Creative Artists Agency (CAA) has signed João Paulo Miranda Maria, writer-director of “Memory House,” the only Latin American feature chosen for this year’s Cannes Official Selection.
In further news, Miranda Maria is preparing two new feature films, one his English-language debut, with Rodrigo Teixeira’s Sao Paulo-based RT Features, producer of Luca Guadagnino’s “Call Me By Your Name,” James Gray’s “Ad Astra” and Karim Aïnouz’s “The Invisible Life.”
Both announcements come as Miranda Maria readies the bow today at San Sebastian of “Memory House,” his first feature, which is sold by Celluloid Dreams and produced by Brazil’s Be Bossa Entertainment and France’s Maneki Films. “Memory House” screened at Toronto Film Festival as part of its Discovery program.
Miranda Maria’s signing by CAA continues the agency’s energetic push into international, driven in part by the conviction that some of the most profitable movies made globally will be local breakouts, others by fresh talent moving into English-language filmmaking.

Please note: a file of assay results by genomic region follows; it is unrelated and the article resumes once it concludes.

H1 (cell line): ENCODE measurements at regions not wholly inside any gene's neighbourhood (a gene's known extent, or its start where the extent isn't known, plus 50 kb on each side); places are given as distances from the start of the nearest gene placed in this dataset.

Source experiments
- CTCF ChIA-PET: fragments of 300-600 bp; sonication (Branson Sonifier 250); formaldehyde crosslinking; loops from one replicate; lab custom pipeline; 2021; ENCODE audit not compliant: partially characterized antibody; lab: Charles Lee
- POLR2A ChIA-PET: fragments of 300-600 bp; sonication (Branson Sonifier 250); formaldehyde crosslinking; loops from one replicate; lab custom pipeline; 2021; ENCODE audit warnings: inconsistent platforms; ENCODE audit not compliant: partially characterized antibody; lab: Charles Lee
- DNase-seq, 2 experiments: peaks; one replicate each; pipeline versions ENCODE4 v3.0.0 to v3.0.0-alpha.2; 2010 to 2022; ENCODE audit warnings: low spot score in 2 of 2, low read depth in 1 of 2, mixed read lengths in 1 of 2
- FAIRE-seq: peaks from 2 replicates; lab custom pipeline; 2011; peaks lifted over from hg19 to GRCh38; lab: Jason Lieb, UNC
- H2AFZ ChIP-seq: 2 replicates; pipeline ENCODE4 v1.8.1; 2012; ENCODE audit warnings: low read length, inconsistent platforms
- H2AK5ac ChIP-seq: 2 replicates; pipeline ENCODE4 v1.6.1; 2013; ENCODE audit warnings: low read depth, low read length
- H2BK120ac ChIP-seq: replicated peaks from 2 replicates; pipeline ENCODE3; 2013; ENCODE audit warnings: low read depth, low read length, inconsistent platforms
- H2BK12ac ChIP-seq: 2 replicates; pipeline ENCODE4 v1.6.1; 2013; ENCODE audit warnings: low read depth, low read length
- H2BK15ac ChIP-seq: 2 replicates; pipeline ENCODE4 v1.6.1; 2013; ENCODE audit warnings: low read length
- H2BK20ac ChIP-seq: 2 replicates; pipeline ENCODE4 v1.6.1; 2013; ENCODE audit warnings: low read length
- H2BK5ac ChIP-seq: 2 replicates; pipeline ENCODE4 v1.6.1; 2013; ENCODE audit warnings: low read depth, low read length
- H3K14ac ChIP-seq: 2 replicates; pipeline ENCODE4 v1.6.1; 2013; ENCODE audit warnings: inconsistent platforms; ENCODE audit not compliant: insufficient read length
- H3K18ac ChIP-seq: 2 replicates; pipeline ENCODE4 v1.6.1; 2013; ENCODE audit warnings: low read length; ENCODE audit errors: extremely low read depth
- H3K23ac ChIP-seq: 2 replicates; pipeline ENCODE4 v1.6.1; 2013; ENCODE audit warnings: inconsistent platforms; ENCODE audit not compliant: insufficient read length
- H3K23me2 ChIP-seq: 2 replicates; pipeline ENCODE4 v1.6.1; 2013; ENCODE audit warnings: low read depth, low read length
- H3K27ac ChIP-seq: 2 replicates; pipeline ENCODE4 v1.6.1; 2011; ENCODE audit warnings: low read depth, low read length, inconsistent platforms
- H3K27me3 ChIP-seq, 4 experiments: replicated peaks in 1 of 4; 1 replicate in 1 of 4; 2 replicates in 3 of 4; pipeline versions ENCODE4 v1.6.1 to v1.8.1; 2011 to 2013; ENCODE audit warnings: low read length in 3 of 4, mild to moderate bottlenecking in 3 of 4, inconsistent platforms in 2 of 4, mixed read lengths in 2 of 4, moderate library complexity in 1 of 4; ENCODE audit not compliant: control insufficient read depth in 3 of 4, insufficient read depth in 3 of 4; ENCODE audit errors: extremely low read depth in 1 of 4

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CAA’s signing “is a big step in my career, creating the opportunities to make even more ambitious films,” said Miranda Maria, adding that he couldn’t wait to “go much further. I have great aspirations and I appreciate CAA’s help to make them come true.”
Produced by RT Features, whose credits also include Robert Egger’s The Witch” and “The Lighthouse” and Olivier Assayas’ “The Wasp Network,” Miranda Maria’s next feature, “Bandeira” (“Flag”), is a revenge thriller to be shot in the Amazon rainforest.
Development on “Flag” was initiated at its French producer, Les Valseurs, which scored an Academy Award nomination in January for the Tunisian village-set live short film “Nefta Football Club,” by Yves Piat.
Miranda Maria is also collaborating with Les Valseurs on the VR installation “Deusa Das Aguas” (Goddess of the Waters), which is described as a breakthrough immersive tale about gender issues that is set to be filmed in the Lençóis Maranhenses National Park next summer.
He is also working on another original picture with RT Features, which will mark his English-language debut.
One of the buzziest titles in San Sebastian’s New Directors section, its most major sidebar, “Memory House” headlines Antonio Pitanga, who starred in 1962’s “Barrovento,” the first film by Glauber Rocha, as Cristovam, a Black milk factory worker in a rich village in southern Brazil. He rebels against ostracism and abuse by tapping into the rich mythology of his native Brazilian north.
Joining Brazil’s fast-building canon of movies examining its urgent racial and social tensions, “Memory House” maintains Miranda Maria’s hallmark meticulously detailed static-camera sequence shots.